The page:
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  • on 02.11.2015
  • at 01:42 PM
  • by Kimberley Evans

How Climate Change Threatens Zambia’s Already Fragile Nutrition Record 0

Pemba (Zambia) – It is slightly after 10 o’clock in the morning and 48-year-old Felix Muchimba of Siamuleya village in Pemba district has just finished having breakfast – a traditional drink called Chibwantu, made of maize meal and grit.

“I harvested slightly over 200kgs (4 by 50kg bags) of maize and this could finish in two months if we maintain the normal three meals per day,” said Muchimba, who has been living with HIV since 2007, told IPS.However, Muchimba and his six member family will be having their next and last meal of the day at four o’clock. Because of food scarcity, the family now takes two instead of three meals per day.

Muchimba says, “My status as a bread winner has not changed despite my living with HIV. When disaster strikes such as drought leading to crop failure, we cope with the changed situation and have reduced our meals to two per day,” he said.

Muchimba’s family is among the over 133,000 households countrywide that have suffered crop failure due to drought and now require relief food assistance, according to the country’s Disaster Management and Mitigation Unit (DMMU) 2015 Food Security Map.

While Muchimba’s immediate concern is undoubtedly food availability, a more subtle problem in the context of sustainable development goals (SDGs) numbers 1 and 2 (ending poverty and ending hunger) is undernourishment. Muchimba and his 28-month-old child (born HIV negative) both need nutritious food continuously.

“Children who are undernourished suffer from a number of short and long term consequences. It is the long term effects that we are seriously worried of; poor development of the brain, leading to poor performance in school and even reduced productivity later in life,” Eustina Besa of the National Food and Nutrition Commission told IPS.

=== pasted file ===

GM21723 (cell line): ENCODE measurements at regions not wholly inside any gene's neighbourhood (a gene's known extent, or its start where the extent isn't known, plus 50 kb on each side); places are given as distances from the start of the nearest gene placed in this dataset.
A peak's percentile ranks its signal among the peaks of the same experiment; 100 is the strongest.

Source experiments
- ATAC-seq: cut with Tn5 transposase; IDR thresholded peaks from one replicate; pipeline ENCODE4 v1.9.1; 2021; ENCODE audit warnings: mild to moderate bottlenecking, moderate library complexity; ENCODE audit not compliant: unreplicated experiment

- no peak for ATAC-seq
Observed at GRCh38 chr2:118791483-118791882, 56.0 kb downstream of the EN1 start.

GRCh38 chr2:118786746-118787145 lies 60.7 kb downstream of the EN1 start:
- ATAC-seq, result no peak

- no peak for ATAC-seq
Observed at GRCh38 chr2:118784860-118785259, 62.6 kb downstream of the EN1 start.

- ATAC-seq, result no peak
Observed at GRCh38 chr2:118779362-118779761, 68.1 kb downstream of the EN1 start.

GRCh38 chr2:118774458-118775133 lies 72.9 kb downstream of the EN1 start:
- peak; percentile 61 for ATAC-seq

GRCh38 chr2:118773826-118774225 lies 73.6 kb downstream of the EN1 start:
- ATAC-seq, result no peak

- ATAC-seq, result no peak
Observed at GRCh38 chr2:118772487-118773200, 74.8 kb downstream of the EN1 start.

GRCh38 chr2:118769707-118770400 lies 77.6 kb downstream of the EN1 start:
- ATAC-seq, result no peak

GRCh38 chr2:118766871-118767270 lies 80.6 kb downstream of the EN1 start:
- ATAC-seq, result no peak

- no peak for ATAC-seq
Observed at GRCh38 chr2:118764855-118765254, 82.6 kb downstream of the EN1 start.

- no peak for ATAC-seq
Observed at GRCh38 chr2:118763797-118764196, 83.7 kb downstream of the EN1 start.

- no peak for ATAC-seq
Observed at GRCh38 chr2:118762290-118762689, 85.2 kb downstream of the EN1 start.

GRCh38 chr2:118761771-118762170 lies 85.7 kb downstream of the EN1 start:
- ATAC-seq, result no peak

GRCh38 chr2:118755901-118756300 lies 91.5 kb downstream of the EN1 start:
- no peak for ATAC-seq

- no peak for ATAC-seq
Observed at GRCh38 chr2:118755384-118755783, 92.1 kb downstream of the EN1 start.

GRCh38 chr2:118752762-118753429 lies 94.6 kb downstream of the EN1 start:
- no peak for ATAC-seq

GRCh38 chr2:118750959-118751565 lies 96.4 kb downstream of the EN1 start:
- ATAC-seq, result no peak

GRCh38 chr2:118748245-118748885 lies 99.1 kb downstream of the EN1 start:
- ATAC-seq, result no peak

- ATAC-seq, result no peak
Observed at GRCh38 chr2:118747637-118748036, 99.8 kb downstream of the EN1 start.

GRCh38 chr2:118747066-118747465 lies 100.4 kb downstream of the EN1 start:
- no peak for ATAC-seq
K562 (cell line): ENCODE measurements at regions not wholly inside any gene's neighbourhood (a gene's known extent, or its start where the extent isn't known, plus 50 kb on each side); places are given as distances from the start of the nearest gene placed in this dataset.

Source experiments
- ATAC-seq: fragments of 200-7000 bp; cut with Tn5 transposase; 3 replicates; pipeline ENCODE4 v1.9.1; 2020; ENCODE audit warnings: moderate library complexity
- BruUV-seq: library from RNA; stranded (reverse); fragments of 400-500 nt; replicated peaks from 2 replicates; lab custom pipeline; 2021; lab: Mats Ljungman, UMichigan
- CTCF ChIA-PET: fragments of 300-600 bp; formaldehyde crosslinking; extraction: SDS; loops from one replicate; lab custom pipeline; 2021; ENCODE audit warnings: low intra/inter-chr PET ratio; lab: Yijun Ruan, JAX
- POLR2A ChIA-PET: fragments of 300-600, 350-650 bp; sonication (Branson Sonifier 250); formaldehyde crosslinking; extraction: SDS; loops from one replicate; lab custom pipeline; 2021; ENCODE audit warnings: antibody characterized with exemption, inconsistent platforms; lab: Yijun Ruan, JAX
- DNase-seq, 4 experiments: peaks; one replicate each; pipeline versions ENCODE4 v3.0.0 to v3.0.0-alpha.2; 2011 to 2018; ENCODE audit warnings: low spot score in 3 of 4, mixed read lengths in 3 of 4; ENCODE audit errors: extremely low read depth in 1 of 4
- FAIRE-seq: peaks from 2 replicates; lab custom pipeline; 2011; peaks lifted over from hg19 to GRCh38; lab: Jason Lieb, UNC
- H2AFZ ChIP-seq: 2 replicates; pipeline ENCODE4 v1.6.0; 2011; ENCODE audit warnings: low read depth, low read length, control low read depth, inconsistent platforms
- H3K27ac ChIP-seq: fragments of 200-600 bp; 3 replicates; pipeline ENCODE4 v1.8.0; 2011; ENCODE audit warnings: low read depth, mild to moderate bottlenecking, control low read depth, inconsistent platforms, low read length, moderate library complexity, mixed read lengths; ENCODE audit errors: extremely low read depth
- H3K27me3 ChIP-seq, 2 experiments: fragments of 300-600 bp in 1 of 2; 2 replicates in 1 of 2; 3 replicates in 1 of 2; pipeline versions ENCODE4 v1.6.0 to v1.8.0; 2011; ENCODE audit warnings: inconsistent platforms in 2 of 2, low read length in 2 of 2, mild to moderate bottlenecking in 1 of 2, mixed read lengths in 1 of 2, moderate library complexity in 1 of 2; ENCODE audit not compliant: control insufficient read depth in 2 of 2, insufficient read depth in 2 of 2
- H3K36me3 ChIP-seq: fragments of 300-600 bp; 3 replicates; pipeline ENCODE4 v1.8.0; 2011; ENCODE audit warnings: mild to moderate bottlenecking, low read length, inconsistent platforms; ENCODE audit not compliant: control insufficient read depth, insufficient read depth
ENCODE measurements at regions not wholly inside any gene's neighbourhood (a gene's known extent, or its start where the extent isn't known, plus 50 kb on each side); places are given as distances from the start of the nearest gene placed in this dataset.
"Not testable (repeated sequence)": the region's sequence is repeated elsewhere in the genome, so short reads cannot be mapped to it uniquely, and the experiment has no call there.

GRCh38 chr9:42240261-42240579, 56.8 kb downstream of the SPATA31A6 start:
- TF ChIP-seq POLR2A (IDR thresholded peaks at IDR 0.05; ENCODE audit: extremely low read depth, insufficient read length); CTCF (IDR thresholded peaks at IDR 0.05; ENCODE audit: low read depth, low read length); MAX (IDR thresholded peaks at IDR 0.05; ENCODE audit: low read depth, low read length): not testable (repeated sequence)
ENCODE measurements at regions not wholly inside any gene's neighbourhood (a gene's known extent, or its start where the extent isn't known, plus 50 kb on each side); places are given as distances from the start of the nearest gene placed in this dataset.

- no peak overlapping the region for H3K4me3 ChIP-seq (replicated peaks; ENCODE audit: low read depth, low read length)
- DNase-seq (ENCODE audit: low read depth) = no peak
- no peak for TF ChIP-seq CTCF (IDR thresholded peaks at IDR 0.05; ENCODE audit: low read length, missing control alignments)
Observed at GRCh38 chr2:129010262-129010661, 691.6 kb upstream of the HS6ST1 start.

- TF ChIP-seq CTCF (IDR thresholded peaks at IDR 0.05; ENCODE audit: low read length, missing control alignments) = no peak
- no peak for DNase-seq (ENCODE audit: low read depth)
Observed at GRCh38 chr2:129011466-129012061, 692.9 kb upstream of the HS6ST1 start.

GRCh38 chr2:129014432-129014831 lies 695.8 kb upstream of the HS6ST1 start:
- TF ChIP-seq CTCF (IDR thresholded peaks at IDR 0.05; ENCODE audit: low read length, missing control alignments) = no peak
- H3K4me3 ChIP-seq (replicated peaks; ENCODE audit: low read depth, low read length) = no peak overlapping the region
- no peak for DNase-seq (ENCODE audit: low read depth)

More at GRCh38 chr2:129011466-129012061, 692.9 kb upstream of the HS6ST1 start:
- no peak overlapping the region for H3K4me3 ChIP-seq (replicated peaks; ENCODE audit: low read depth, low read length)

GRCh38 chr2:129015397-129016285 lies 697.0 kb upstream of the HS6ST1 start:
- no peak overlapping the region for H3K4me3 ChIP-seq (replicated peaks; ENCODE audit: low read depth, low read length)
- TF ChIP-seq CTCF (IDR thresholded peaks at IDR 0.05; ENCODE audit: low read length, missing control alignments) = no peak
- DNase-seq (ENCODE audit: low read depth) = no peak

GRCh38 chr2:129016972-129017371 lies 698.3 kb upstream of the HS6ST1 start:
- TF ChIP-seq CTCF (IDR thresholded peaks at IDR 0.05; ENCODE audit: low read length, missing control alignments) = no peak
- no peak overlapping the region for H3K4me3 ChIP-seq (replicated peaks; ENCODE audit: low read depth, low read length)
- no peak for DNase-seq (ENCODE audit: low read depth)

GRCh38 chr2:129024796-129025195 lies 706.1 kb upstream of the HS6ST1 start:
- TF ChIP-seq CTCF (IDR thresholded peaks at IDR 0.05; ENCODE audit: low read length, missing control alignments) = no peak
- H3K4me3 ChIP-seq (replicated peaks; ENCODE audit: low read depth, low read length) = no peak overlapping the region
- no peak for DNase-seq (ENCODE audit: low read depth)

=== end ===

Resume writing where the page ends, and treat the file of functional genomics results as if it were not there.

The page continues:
A typical meal in Zambia is a monotonous intake of key staples: Nshima (a hard porridge made of maize or cassava starch), usually eaten with steamed vegetables (rape or pumpkin leaves) and, not so often, chicken or meat.

According to HarvestPlus, a research Program on Agriculture for Nutrition and Health (A4NH) on maize – a staple food for more than 1 billion people in sub-Saharan Africa and Latin America – lacks essential micronutrients such as vitamin A. This common deficiency in the diets of poor malnourished populations leads to retarded growth, increased risk of disease and reproductive disorders.

With this background, Muchimba’s family is likely part of the larger world population still grappling with “silent hunger” – malnourishment that is serious enough to affect personal growth and development.

According to the World Food Programme’s 2015 statistics, some 795 million people worldwidee world do not have enough food to lead a healthy active life with sub-Saharan Africa recording the highest prevalence (percentage of population) of hunger. One person in four on the continent is said to be undernourished.

Zeroing in on Zambia, the picture is not different. According to the 2014 UN Food and Agricultural Organisation (FAO) State of the Food Insecurity in the World report, the country was ranked second to the world’s worst case scenario in terms of undernourishment, rated at 48.3 per cent of the country’s population, better only than Haiti with 51.8 per cent.

However, with several multi-sectoral measures such as the First 1000 Most Critical Days campaign launched in 2012, the 2015 Zambia Demographic Health survey has shown some improvement.

Continue reading on IPS News

by Friday Phiri

Photo Credits Friday Phiri/IPS

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